In those days there was no Jungfrau railway, and we knew that if any of us should break a leg near the Concordia (half an hour below the Jungfraujoch railway station today), the best part of twenty-four hours would pass before a guide dispatched for help would return with a stretcher.
Skiing as practiced by ski mountaineers is immeasurably different from skiing as it is understood by the overwhelming majority of modern skiers. In the early decades of this century a man was regarded as a good skier if he could find his way about the mountains in winter and in spring, if he knew enough about snowcraft to keep clear of avalanches and to plan a tour so as to get the maximum value out of the snow, and if he was both reasonably fast and steady while descending over unknown ground irrespective of the different varieties of snow which he might encounter. A modem skier can easily make an international reputation without knowing enough about mountaincraft to lead an easy expedition and without being able to run with speed and safety on any snow but the hard-beaten standard courses.
A few months after crossing the Oberland glaciers I came away with loose rock and fell a hundred feet in three bounds. My right leg was not merely broken but shattered; this and various other injuries made me feel that the charms of solitary climbing had been overrated. It was eighteen months before I could climb again, and even then I did not enjoy the experience, for my right leg was short and misshapen and my nerve was impaired. Ten years passed before the last fragment of splintered bone emerged from an open wound, and though I continued to climb in summer, I soon realized the advantage of skiing, in which most of the work could be done by my uninjured leg, over foot slogging, in which the injured leg had to do its fair share.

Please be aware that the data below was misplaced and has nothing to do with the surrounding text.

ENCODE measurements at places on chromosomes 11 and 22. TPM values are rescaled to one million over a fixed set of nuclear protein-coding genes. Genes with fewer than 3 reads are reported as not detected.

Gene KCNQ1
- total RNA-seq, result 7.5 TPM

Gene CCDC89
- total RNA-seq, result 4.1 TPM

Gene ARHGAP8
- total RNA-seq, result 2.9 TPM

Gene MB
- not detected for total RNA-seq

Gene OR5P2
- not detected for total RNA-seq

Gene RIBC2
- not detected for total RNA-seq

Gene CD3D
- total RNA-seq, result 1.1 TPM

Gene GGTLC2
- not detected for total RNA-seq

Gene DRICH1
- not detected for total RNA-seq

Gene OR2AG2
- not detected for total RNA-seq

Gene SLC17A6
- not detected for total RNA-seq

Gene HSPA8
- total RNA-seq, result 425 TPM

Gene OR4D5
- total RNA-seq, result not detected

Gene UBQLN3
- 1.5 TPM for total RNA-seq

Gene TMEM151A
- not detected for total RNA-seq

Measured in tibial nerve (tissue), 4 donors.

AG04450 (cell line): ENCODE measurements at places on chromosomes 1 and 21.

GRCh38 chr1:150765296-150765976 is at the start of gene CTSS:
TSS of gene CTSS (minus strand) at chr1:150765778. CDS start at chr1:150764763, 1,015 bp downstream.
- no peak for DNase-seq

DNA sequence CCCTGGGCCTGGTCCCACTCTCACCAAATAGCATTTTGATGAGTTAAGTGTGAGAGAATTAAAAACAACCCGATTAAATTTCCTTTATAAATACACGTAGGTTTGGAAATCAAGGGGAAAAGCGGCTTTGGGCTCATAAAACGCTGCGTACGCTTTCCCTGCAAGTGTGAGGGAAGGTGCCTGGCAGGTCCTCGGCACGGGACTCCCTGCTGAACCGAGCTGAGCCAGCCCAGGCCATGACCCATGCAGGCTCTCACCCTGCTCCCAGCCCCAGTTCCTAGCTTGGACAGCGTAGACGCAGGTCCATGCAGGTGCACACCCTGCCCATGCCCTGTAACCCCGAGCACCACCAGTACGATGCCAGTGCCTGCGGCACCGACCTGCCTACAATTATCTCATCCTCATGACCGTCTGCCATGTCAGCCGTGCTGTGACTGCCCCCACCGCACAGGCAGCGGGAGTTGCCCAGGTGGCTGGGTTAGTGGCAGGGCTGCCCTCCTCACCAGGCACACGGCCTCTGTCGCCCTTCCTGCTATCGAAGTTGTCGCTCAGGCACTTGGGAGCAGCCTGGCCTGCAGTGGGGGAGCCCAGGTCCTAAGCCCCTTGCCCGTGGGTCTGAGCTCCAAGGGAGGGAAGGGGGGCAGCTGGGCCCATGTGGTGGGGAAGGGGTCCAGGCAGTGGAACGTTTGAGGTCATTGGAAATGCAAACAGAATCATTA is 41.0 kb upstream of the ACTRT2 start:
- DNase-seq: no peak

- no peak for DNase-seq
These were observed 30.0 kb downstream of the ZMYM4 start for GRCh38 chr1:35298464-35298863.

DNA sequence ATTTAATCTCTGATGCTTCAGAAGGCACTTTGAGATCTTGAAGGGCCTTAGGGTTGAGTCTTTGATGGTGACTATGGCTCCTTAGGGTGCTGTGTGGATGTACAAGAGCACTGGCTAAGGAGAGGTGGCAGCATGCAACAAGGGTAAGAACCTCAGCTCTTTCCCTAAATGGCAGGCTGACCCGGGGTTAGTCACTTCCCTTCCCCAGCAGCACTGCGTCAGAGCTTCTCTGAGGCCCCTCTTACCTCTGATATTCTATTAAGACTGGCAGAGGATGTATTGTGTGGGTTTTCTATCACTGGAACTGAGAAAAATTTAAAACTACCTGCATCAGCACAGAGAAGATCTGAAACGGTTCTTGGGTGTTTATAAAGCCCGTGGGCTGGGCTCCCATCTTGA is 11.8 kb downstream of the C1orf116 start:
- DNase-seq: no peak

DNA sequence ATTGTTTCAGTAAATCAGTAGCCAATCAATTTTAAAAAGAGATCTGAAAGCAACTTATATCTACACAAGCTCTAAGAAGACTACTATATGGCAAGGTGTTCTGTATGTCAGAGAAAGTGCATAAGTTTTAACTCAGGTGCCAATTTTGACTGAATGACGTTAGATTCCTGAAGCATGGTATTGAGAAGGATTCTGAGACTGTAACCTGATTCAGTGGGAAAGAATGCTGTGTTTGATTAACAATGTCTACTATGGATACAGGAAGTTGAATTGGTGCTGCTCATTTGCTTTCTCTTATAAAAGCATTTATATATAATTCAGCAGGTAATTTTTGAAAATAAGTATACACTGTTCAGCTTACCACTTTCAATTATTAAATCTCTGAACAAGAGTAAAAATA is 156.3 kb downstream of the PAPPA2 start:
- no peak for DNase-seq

I also found that by postponing my expeditions till April or May I could climb all the ordinary peaks and ski most of the way down to the valley into the bargain. It was this injured leg which made me one of the pioneers of late spring skiing on the glaciers.
The Alps are never lovelier than in the late spring. I remember looking down on Grindelwald from the crest of the Eiger in May, the cherry blossoms showing as threads of silver, the buttercups adding a shimmer of gold. It is a wonderful experience to begin the day linking one's Christianias down the perfect spring snow of some glacier pass, to remove one's ski at the frontier between winter and spring, and to end the day strolling down through the scented pines past fields in all the polychrome glory of Alpine flowers to the valley echoing with the overture of spring.